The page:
Here’s how Jason Day is able to hit a 2-iron almost 300 yards
Stop me if you’ve heard this one: Tour players hit the ball really far. No, seriously, really far. Even when they aren’t hitting it as far as they can. Consider Jason Day’s final hole of his blistering opening-round 63 at the Players.
Day stepped up to the tee at the 583-yard ninth hole and launched a 290-yard missile (some reports had at 297, some at 288). Not that impressive until you realize he hit it that far not with a driver or a fairway wood, but with an iron. That’s presumably because the other clubs would have gone too far, bringing into play the hazard that cuts across the fairway at about 325 yards.
Of course, he also admitted before the tournament that he and his 3-wood were having issues.
“There's a few 3-woods out there for me that I have to hit, and if there's one club in the bag that's uncomfortable for me at times, it's the 3-woods," he said. "That's why I might be hitting a few more 2-irons off the tee this week, just to try and get it in play."
Like many iron designs today, Day’s 2-iron, the TaylorMade RSi 2 (tour version), features nearly the level of spring-like effect for center hits that you would see on a driver. (The USGA limits spring-like effect on all clubs.) That’s because engineers at every golf company have figured out ways to thin the face and use more exotic materials to create more ball velocity. Those include special high-strength steels, slots, cupface constructions and variably thick geometries that make the face more flexible.
Specifically in this instance, TaylorMade uses slots in both the sole and the iron’s face to create more unsupported regions that allow the face to give at impact. Of course, it’s not as simple as cutting slots in a regular iron. The size and stiffness of the region around the slots has to be optimized so the face gives in the proper sequence with the ball’s deformation. Get the timing wrong between how the face flexes and how the ball deforms at impact and you don’t get maximum energy transfer.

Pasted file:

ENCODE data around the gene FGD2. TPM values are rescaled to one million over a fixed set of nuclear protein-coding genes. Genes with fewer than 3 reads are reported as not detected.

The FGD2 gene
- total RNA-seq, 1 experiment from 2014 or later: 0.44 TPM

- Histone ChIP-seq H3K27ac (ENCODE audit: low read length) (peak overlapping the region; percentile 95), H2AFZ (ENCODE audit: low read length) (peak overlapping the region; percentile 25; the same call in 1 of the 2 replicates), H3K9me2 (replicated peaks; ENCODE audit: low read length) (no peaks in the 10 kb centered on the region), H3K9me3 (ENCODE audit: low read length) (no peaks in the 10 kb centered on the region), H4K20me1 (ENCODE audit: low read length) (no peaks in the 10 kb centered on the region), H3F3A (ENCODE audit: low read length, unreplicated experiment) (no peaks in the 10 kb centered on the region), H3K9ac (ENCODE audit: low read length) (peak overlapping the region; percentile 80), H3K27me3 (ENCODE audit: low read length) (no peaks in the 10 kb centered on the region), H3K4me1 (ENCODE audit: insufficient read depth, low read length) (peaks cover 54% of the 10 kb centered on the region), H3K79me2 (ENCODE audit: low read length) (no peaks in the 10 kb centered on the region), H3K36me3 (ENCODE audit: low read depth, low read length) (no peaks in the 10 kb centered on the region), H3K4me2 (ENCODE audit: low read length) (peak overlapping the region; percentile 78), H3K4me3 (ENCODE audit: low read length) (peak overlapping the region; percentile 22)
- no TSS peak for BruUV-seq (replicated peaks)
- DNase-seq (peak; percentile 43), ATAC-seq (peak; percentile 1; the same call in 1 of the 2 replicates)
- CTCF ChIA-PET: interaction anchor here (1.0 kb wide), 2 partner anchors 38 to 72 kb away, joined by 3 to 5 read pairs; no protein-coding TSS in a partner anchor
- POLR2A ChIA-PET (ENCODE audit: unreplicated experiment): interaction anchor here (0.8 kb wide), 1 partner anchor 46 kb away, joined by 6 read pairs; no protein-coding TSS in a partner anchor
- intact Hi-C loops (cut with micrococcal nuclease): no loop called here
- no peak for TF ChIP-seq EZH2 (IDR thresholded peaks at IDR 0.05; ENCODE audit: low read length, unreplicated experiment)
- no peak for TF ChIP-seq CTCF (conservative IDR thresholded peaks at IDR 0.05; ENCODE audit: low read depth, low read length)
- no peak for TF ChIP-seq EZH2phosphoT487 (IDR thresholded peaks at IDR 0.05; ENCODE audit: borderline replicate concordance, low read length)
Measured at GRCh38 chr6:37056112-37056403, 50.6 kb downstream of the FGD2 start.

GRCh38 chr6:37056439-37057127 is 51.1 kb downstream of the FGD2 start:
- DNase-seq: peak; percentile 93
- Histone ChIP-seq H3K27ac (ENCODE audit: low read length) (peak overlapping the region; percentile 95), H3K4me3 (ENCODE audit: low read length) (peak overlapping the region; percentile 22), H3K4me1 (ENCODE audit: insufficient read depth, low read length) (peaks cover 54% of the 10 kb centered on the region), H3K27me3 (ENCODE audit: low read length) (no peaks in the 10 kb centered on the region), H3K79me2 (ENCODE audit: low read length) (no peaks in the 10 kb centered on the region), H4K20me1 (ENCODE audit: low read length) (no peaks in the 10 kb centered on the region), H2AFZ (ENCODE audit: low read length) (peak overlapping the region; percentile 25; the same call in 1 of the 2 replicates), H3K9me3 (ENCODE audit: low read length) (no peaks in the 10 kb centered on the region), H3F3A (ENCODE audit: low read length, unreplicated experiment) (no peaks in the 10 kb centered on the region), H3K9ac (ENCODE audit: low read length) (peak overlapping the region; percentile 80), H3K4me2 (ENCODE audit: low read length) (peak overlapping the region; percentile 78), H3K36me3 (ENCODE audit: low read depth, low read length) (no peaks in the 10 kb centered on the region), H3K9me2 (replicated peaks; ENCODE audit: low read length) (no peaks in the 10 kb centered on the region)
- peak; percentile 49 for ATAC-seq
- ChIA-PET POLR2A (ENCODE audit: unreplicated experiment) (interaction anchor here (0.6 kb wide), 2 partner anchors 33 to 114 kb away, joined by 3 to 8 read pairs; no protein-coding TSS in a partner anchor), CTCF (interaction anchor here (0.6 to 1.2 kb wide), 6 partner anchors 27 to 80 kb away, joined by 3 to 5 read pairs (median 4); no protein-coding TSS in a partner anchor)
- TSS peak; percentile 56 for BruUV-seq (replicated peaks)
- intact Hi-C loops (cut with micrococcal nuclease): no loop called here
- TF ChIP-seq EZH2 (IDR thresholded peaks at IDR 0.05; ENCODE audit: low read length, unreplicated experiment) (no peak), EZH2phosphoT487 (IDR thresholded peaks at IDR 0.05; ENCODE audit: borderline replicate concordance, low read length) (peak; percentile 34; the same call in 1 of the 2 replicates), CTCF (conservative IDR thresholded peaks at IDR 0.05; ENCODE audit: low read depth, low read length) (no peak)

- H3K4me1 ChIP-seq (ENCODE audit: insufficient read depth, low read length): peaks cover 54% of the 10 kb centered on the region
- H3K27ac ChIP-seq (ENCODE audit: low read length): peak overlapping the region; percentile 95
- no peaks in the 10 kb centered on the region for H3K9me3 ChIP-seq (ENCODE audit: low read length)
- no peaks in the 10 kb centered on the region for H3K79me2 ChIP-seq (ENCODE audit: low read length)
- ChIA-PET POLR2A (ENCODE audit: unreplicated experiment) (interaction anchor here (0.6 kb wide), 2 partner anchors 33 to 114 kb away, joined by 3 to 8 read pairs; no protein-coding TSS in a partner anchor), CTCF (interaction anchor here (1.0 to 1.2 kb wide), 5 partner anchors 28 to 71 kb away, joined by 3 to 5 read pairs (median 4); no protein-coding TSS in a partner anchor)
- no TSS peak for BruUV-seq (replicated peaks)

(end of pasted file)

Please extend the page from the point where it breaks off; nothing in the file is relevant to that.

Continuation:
That flexibility does three very important things for distance: It creates more ballspeed, it helps shots launch a fraction higher and it makes the ball come off the face with less spin. More speed, higher launch and less spin always means more distance. That technology matters for average players, too. Our own testing of average golfers showed that even today’s middle irons are juiced. A 5-iron of a decade ago flies lower and shorter than a modern 6-iron.
Day’s longest hits with his driver can reach well past 350 yards, so it’s not like the high spring-like effect on his 2-iron makes it perform exactly like a driver. Day’s driver is about five inches longer than his 2-iron (39.75 inches), and at 17 degrees, it has about 6.5 degrees less loft. The increased loft means impact isn’t as direct so the ball will lose a little speed compared to a driver and the five inches less shaft length (and a much heavier steel shaft vs. the 70-gram graphite shaft in his driver) also means less clubhead speed. Probably more like 105 miles per hour compared to Day’s occasional 123 miles per hour with the driver. Eighteen miles per hour less speed, even with a spring-like effect near the limit, is approximately 50 yards less distance (generally every 1 mile per hour of clubhead speed equates to three yards of distance).
Of course, 350-50 is 300, or just about what Day hit his hot 2-iron on Thursday.